Thursday, July 30, 2009

Live Review: Green Day, 7/25/09, Albany

This is unacceptable.

As I worriedly look around the landscape, it appears as though I may be the last man standing among this grandiose attempt at musical blog stardom. Or something.

Here is an admittedly half-assed attempt to at least get one post in the month of July.

Green Day, Saturday, July 25, 2009, Times Union Center in Albany, NY: Within the first few days home from college, it was just a lazy Monday afternoon at home. By chance, I turned on my favorite local radio station, WEQX, and long story short, I won two tickets to Green Day before they went on sale. Shit like this simply does not occur every day, so I try to rub it in people’s faces when I am presented the opportunity.

Unnecessary back story aside, The Bravery opened their last show of the year for Green Day at this show. They garnered attention not quite by blowing the audience away, but by instilling utter confusion in the fans that were there. During “Believe,” a half-dozen men and/or women in various animal suits stumbled upon the stage, doing distracting acts as the supposedly surprised band attempted to continue their set. It is simple and slightly juvenile, but sometimes those types of things are what garner laughs, especially from an opening band in front of many anxious Green Day fans.

Those fans were certainly not disappointed. From the first song right up until the end, Billie Joe made absolutely sure that the band/audience bond was always there and that everyone was into the set. It grew a bit thin toward the end, however, with his obnoxious “ALBANY!!!” screams in almost literally every song that it became like clockwork. It is also fun to do the “call and respond” interactions prompted by the band, but by the umpteenth time, reluctance to participate starts to settle in. Regardless of the overuse of these clichés to keep an audience into a show, the band was simply energetic and entertaining for the entire duration of the stunning two-and-a-half hours that they played.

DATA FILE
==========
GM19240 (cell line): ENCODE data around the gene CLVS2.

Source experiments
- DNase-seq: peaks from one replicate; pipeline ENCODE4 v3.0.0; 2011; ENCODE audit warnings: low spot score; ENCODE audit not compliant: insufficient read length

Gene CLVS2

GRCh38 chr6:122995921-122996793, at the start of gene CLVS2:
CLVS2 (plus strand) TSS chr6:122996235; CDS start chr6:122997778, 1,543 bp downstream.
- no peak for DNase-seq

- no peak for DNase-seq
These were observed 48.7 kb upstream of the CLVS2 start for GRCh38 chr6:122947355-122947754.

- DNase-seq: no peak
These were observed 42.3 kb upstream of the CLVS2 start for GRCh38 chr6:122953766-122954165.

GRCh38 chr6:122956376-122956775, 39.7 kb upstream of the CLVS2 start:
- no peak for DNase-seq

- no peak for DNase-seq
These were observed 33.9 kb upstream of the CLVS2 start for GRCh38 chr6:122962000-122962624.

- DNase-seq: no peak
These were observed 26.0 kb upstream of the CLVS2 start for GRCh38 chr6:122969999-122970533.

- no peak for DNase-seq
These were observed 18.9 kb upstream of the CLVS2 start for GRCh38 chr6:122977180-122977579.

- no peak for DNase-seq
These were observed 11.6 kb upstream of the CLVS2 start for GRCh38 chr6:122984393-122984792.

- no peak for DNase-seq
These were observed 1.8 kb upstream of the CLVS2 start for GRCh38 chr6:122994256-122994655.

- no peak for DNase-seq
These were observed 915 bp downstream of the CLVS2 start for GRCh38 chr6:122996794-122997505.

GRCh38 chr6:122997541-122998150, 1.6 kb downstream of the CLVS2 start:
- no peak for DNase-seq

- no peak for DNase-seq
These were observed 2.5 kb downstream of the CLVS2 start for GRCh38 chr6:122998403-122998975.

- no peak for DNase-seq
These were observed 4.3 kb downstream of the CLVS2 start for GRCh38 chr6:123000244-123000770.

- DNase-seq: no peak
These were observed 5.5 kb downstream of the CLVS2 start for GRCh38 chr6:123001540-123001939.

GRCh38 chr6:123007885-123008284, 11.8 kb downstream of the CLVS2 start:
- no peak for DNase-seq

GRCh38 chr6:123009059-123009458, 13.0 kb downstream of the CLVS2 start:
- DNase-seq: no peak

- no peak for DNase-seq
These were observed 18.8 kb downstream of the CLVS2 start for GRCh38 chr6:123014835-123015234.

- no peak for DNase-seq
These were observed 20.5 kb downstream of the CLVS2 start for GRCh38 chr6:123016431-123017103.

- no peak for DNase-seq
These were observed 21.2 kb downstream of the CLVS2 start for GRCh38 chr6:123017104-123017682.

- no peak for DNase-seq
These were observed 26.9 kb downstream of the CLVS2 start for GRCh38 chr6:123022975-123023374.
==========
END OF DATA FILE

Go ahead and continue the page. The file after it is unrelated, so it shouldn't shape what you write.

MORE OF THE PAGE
Considering that it was, after all, the 21st Century Breakdown tour, it is apropos that they play some cuts from their latest, decent album. They frontloaded the set list with new tracks, and delved into a variety of favorites for the rest of the show, a solid mixture to keep new and old fans alike entertained. The large screen behind the band corresponded to most of the songs played, which was a nice touch but somewhat expected for an arena show. At a few major points of the show, extremely loud pyrotechnic explosions occurred, some of them fitting (e.g. the “bang bang” of “Bang bang goes the broken glass, man” in “Holiday”), others just startling.

The coolest part of the band’s successful attempt at maintaining a bond with the audience even at a big arena show was having several fans on stage at different parts of the show. Billie Joe sounded like a pedophile as he requested a small child on stage, only to get “stage shot” as the loud explosions went off and the kid fell over pretty believably as if he had been shot. Later on, during fan favorite “Longview,” three different fans sang the three verses of the song after a thorough search by Billie Joe. Even cooler, during the impressive five-song encore, Billie actually had a girl play guitar during the standout, nine-minute-and-change “Jesus of Suburbia.” That type of opportunity for fans is unforgettable, and it is great to see a band as big as Green Day still do things like that.

The song selection was pretty solid, again touching upon all of the requirements and big hits, and performed with sustained enthusiasm while maintaining accuracy and clarity. They covered The Isley Brothers’ “Shout”, leading to the band wearing costumes, all of which was a fun change of pace in the show.

As much as it makes total sense to do so, closing with “Good Riddance” rubbed me the wrong way. After a long, energetic show, “Jesus of Suburbia”, the second song of the encore, was truly the encapsulation of the night, a long, engrossing epic of sorts. However, slowing it down at the end for “Last Night on Earth” and “Good Riddance” to be performed acoustically and solo by Billie Joe can definitely be construed as the perfect capper and change of pace for the show. Maybe it is the painful ubiquity associated with the song that annoyed me or something, but idle musings aside, it did not detract one bit from the show.

Green Day have come a long way from their humble punk roots (the random Woodstock ’94 banner trotted out during a post-’94 song certainly was a humbling reminder), and are now playing big arena shows with their brand of pop-punk. Say what you want about their recent musical endeavors or about their large-scale notoriety, the band can still connect with its audience even in a big venue. A second-to-none live presence coupled with an entertaining mix of songs certainly led to one of hell of a show.

> Full set list via


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